Their level of power often varies based on the availability of their kinetic source. This may prove limiting, if their Kinetic Power is based on something rare or singular; however, control over a commonly found substance may make them near-godlike in power.
Whatevermancy is about how the powers are named. If they share a common suffix, or possibly prefix, like "-mancy", or "-kinetic", then they go there as well.
Compare to Elemental Powers, which are powers that involve the specific substance, but don't need to have manipulation as part of it. Just being able to create it would could as Elemental Powers, but would not be this trope, because they can't move it around.
This overlaps with Single-Power Superheroes if this is, well, the only power that they have. And could overlap with Shaping Your Attacks, if it's used to make attacks have clearly defined shapes, like axes of an element or such. Depending on how narrow/common the specialty is, it may run into the Inverse Law of Complexity to Power.
- Ashes to Ashes: When the substance is ash.
- Extra-ore-dinary: When the substance is metal.
- Master of Threads: When the substance is thread and/or fabric.
- Paper Master: When the substance is paper.
- Petal Power: When the substance is flower petals.
- The Power of Glass: When the substance is glass; even though the trope name sounds broader, it has been restricted to this.
- Sand Blaster: When the substance is sand.
- JoJo's Bizarre Adventure:
- In Part 3, Iggy is a Boston Terrier whose Stand, The Fool, lets him manipulate sand. He can create various things out of sand such as hang-gliders, shields, and even clones of other people. He's brought to Egypt late in the story to join the heroes, since the desert environment means there's no shortage of sand for him to use.
- Also from Part 3, N'Doul and his Stand Geb can manipulate water. Most of the time, Geb takes the form of a large clawed hand made of water, which is strong enough to rip someone's head off and pull it into a canteen.
- My Hero Academia:
- Pro Hero Best Jeanist has the quirk "Fiber Control" which allows him to manipulate the threads and fabrics of people's outfits. Denim is easiest to control, so his costume is a jeans bodysuit covering him from head to toe, but "Vigilantes" shows that it's actually a Semantic Superpower, when he uses it on metallic bridge wires, spun by metal-fibers, to support a collapsing building by manipulating them as he does with his clothes.
- Pro hero Manual has the ability to telekinetically manipulate water. However, he can't produce it himself and must rely on outside sources.
- Geten is a member of the Meta Liberation Army with the power to manipulate vast quantities of ice. Although he can't produce it by himself, he can simply dump large amounts of ice into a nearby source of water to create more ice for him to use.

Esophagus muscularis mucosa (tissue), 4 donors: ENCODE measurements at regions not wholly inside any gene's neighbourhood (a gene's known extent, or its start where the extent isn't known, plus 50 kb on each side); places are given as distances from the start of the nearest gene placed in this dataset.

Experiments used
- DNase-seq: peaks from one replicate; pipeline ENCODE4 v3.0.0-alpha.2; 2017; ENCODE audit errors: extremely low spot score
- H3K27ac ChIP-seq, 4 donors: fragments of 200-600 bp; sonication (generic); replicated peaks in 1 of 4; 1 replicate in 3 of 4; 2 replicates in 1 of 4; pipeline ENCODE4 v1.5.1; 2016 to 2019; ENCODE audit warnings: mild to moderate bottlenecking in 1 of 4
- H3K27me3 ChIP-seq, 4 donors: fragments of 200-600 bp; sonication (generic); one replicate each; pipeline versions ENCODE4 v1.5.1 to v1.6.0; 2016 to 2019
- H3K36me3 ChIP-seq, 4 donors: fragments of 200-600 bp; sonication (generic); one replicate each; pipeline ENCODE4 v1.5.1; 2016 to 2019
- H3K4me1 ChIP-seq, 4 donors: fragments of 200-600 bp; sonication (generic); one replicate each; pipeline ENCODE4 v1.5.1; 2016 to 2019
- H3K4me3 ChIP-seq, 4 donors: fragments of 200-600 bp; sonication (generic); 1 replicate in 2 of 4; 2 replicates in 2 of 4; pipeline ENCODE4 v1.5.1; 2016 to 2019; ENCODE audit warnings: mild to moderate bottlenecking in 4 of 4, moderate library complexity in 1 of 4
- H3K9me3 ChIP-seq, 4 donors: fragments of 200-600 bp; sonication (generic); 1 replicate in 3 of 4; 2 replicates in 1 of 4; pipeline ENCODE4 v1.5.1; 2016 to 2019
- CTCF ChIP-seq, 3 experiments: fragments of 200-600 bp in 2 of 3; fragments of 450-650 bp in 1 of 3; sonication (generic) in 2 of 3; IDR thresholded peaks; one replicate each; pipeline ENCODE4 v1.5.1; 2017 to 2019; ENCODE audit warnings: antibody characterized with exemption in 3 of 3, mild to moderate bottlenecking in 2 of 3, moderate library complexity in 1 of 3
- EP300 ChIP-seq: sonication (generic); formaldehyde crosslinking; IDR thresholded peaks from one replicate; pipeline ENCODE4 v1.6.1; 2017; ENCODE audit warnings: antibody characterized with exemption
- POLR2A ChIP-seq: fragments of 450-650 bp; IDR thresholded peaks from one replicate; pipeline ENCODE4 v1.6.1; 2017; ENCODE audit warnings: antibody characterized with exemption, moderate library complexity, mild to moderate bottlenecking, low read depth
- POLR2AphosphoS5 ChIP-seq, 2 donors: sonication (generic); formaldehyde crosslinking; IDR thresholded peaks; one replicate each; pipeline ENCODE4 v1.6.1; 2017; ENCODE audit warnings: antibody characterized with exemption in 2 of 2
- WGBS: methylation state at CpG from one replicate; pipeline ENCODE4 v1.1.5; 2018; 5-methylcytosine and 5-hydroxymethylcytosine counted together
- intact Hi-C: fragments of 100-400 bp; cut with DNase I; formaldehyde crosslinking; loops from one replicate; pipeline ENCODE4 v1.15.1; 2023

- One Piece: Many Paramecia, some Zoan, and all Logia Devil Fruits have abilities that allow their users to manipulate a specific substance. In addition, the users aren't restricted to the literal effects of the substance in question as they can imbue their substance specific properties the natural substance doesn't have such as bubbles being able to sap strength or cream that can burn people.
- In Apama - The Undiscovered Animal, Lawn Mower Man had the power to manipulate flying rods.
- Nightwing: Sylph can mentally manipulate an experimental prehensile cloth, but the murder of its creator has made it so that the intended method for normal people controlling it is all but lost.
- The Spider-Man villain Sandman has very limited telekinetic abilities over sand. He can draw sand from his immediate area towards himself, and then absorb it to increase his mass and strength.
- One of Spider-Woman's rogues, Gypsy Moth, was a mutant with the ability to manipulate cloths and fabrics.
- X-Men villain Pyro cannot generate fire, but he can control it once it is generated.
- Kubo and the Two Strings: At first, Kubo seems like he's just papyrokinetic, able to control paper while playing music with his shamisen. He uses his power to tell stories in his home village, making origami puppets that move on their own. But, at the end, it's shown to expand to paper-like things, such as leaves and cloth.
- Miss Peregrine's Home for Peculiar Children has the Adaptational Superpower Change aerokinetic, previously pyrokinetic, Emma Bloom, who can manipulate air (such as making air bubbles to breathe underwater, or blowing powerful wind gusts). A side effect of her power is that her body is lighter than air, so she would float away helplessly without a pair of heavy iron boots to weigh her down.
- Circleverse: Ambient Mages, a.k.a Mages whose powers center around concepts such as clothing, weather, plants, metal, lightning, glass, stone, and dance. Mainly expressed by physical manipulation of such, except for plants, which allows forced growth, which is still technically "telekinetic plant control", and dance, which is Magic Dance.
- Firestarter: Due to a government experiment her parents took part in, Charlie McGee is born pyrokinetic, causing spontaneous combustion and manipulating fire. As her father tries to teach her to control her power, a government organization called the Shop is interested in making her a living weapon.